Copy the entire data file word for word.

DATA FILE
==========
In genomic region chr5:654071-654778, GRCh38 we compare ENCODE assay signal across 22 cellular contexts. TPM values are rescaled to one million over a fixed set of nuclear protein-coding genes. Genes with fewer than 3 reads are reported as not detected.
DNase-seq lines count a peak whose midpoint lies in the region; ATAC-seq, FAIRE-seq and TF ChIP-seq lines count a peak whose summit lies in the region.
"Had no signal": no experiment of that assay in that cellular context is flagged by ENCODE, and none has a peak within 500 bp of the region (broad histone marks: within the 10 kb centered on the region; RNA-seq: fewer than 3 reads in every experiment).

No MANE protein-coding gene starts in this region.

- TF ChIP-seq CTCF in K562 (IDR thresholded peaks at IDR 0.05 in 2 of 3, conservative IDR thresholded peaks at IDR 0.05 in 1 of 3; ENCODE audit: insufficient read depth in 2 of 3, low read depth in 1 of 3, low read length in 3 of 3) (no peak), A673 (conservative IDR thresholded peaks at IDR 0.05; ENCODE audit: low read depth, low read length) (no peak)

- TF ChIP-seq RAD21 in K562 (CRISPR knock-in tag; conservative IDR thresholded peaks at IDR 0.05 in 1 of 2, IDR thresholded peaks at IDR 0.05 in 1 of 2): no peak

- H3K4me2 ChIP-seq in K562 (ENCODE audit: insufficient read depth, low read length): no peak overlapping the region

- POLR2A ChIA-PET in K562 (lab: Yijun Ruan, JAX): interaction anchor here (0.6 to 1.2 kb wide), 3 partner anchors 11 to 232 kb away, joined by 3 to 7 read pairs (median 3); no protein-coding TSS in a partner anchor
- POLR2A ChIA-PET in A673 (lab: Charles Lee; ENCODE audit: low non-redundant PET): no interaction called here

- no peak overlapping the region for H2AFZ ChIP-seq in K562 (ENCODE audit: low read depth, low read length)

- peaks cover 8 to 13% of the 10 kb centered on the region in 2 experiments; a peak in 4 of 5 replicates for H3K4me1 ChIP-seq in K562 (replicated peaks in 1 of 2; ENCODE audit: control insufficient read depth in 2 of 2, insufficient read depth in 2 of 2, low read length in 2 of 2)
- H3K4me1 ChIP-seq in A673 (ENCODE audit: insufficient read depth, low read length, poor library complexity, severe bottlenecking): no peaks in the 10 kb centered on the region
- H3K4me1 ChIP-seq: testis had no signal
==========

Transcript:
In genomic region chr5:654071-654778, GRCh38 we compare ENCODE assay signal across 22 cellular contexts. TPM values are rescaled to one million over a fixed set of nuclear protein-coding genes. Genes with fewer than 3 reads are reported as not detected.
DNase-seq lines count a peak whose midpoint lies in the region; ATAC-seq, FAIRE-seq and TF ChIP-seq lines count a peak whose summit lies in the region.
"Had no signal": no experiment of that assay in that cellular context is flagged by ENCODE, and none has a peak within 500 bp of the region (broad histone marks: within the 10 kb centered on the region; RNA-seq: fewer than 3 reads in every experiment).

No MANE protein-coding gene starts in this region.

- TF ChIP-seq CTCF in K562 (IDR thresholded peaks at IDR 0.05 in 2 of 3, conservative IDR thresholded peaks at IDR 0.05 in 1 of 3; ENCODE audit: insufficient read depth in 2 of 3, low read depth in 1 of 3, low read length in 3 of 3) (no peak), A673 (conservative IDR thresholded peaks at IDR 0.05; ENCODE audit: low read depth, low read length) (no peak)

- TF ChIP-seq RAD21 in K562 (CRISPR knock-in tag; conservative IDR thresholded peaks at IDR 0.05 in 1 of 2, IDR thresholded peaks at IDR 0.05 in 1 of 2): no peak

- H3K4me2 ChIP-seq in K562 (ENCODE audit: insufficient read depth, low read length): no peak overlapping the region

- POLR2A ChIA-PET in K562 (lab: Yijun Ruan, JAX): interaction anchor here (0.6 to 1.2 kb wide), 3 partner anchors 11 to 232 kb away, joined by 3 to 7 read pairs (median 3); no protein-coding TSS in a partner anchor
- POLR2A ChIA-PET in A673 (lab: Charles Lee; ENCODE audit: low non-redundant PET): no interaction called here

- no peak overlapping the region for H2AFZ ChIP-seq in K562 (ENCODE audit: low read depth, low read length)

- peaks cover 8 to 13% of the 10 kb centered on the region in 2 experiments; a peak in 4 of 5 replicates for H3K4me1 ChIP-seq in K562 (replicated peaks in 1 of 2; ENCODE audit: control insufficient read depth in 2 of 2, insufficient read depth in 2 of 2, low read length in 2 of 2)
- H3K4me1 ChIP-seq in A673 (ENCODE audit: insufficient read depth, low read length, poor library complexity, severe bottlenecking): no peaks in the 10 kb centered on the region
- H3K4me1 ChIP-seq: testis had no signal